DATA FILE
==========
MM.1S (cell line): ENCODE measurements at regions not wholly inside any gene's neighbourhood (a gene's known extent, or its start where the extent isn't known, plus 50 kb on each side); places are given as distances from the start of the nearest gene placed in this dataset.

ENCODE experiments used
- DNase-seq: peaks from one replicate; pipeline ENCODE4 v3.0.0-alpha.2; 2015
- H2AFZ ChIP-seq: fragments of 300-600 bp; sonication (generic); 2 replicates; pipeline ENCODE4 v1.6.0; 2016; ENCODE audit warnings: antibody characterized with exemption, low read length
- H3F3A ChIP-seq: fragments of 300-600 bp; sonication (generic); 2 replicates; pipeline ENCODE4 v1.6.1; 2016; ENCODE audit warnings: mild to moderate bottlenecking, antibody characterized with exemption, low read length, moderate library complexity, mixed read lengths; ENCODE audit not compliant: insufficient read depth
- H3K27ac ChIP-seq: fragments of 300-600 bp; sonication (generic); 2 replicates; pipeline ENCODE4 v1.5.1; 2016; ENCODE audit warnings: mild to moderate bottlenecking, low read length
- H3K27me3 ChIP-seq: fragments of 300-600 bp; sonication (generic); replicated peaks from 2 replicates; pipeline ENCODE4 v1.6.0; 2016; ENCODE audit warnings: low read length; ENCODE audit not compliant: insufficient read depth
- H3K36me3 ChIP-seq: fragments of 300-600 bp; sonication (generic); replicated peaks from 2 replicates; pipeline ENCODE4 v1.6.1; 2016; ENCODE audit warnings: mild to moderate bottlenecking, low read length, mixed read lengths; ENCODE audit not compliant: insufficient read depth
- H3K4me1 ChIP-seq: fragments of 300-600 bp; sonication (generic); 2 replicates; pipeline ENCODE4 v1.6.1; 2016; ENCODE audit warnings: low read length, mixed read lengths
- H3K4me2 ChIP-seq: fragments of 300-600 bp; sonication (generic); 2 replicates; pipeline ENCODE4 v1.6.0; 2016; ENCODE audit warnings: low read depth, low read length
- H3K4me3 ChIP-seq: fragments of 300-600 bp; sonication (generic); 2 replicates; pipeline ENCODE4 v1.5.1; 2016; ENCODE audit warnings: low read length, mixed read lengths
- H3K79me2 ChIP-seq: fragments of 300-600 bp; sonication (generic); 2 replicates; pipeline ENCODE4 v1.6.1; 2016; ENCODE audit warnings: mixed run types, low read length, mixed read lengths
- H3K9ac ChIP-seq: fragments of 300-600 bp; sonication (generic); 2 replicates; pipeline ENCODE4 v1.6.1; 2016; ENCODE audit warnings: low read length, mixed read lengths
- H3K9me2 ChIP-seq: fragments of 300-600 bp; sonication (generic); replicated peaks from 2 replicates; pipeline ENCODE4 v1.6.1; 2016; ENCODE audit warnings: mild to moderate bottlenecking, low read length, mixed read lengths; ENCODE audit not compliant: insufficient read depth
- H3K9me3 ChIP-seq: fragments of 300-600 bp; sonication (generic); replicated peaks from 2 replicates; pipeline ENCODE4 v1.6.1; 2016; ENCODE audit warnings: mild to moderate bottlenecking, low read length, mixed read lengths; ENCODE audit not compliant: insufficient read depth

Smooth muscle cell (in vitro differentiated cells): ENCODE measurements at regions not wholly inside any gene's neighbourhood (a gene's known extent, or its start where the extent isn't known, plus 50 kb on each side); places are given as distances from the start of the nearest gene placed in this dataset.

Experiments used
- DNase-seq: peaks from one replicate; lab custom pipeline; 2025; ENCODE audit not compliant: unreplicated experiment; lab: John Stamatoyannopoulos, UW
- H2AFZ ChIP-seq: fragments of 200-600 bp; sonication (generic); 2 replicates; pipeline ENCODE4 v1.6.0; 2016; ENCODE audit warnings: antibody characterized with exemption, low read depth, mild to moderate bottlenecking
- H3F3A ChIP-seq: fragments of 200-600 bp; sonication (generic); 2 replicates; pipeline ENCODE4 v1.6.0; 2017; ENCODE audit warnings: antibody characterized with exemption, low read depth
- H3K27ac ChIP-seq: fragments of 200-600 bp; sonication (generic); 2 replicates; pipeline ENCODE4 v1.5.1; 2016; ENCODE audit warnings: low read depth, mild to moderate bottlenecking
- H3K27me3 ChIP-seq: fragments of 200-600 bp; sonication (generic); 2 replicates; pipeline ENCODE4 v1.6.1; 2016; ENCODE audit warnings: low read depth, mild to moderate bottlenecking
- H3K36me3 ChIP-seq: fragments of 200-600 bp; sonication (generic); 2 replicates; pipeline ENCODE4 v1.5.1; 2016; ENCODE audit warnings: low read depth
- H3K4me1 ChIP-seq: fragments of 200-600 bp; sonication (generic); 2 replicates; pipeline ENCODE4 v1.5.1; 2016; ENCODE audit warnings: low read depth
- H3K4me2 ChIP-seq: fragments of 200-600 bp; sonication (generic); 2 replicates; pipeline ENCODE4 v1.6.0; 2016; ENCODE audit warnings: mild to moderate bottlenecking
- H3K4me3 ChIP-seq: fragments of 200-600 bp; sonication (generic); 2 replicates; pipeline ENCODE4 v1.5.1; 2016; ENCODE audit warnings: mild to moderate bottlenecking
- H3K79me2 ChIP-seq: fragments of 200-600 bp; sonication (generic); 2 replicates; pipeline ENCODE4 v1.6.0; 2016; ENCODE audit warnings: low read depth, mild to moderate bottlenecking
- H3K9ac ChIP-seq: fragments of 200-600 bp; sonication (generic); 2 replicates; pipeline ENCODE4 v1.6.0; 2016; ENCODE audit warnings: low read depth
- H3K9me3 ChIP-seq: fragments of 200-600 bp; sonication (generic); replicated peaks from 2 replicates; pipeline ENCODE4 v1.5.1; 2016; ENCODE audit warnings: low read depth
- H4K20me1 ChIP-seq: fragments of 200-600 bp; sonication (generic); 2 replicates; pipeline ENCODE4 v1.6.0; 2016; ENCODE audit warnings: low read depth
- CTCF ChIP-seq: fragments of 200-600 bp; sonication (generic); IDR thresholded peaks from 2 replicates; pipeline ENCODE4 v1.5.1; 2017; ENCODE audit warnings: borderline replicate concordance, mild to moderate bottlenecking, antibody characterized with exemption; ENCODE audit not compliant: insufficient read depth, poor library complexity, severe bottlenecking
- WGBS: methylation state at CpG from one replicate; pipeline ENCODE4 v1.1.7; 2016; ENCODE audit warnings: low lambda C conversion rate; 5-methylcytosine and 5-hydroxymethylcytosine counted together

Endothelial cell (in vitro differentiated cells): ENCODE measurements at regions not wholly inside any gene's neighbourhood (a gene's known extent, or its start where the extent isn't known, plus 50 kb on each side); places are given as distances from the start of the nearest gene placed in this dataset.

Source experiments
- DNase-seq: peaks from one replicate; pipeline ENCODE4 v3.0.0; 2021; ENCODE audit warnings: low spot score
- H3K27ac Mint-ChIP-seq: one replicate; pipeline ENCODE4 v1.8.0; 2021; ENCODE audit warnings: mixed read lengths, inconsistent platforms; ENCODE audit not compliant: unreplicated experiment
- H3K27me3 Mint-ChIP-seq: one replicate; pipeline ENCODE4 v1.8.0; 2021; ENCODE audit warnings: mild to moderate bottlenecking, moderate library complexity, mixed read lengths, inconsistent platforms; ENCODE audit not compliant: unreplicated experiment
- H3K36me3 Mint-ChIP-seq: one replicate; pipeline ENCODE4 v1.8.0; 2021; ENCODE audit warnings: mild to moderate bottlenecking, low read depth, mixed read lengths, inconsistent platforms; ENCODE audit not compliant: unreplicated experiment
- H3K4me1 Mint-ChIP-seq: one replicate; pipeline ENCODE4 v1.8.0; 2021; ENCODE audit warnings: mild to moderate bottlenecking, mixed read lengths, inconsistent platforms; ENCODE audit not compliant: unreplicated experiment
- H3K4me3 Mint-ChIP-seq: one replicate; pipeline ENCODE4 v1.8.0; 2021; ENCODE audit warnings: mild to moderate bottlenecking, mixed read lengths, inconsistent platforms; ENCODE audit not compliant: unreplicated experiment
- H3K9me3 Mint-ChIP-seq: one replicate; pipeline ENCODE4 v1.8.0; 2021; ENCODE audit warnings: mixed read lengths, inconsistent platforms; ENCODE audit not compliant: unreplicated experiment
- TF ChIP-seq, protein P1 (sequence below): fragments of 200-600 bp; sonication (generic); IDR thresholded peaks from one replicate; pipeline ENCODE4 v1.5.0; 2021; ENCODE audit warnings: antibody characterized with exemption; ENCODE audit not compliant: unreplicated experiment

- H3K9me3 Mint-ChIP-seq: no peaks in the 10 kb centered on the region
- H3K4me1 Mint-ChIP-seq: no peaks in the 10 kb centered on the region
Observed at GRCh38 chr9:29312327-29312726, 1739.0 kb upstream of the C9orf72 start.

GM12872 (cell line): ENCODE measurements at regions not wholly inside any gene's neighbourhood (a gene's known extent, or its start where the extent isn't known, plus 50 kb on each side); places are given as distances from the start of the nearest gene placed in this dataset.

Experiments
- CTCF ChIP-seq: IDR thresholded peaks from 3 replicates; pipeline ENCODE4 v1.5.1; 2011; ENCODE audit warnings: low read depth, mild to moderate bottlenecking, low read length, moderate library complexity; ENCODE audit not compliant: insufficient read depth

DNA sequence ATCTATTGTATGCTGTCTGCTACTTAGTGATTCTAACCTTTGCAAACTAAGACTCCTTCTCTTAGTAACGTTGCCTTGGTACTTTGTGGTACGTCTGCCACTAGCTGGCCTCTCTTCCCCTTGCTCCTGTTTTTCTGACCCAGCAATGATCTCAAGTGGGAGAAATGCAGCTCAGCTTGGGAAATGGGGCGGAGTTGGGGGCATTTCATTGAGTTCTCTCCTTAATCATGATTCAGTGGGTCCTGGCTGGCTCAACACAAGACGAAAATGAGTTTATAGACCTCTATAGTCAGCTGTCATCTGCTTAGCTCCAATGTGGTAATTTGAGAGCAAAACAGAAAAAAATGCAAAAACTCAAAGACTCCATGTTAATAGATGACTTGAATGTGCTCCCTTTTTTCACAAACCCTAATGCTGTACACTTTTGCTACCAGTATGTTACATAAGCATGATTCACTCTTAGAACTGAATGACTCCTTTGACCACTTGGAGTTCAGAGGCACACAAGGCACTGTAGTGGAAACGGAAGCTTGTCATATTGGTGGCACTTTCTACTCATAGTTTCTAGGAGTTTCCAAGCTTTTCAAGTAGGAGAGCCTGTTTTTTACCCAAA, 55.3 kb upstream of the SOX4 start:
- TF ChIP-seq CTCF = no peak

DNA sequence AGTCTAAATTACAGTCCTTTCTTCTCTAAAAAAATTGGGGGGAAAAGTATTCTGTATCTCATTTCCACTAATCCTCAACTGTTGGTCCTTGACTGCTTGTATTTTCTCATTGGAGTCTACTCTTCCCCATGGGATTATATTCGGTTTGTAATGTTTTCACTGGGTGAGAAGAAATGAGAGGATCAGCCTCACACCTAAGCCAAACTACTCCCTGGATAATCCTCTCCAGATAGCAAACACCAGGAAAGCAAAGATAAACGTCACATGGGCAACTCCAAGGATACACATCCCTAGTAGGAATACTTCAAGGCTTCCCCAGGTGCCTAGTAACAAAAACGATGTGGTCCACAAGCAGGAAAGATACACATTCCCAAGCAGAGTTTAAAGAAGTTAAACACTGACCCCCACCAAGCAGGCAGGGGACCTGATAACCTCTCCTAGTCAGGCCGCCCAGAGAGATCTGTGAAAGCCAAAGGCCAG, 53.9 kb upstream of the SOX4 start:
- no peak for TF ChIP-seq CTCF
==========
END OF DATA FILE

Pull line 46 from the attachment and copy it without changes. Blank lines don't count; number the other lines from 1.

GM12872 (cell line): ENCODE measurements at regions not wholly inside any gene's neighbourhood (a gene's known extent, or its start where the extent isn't known, plus 50 kb on each side); places are given as distances from the start of the nearest gene placed in this dataset.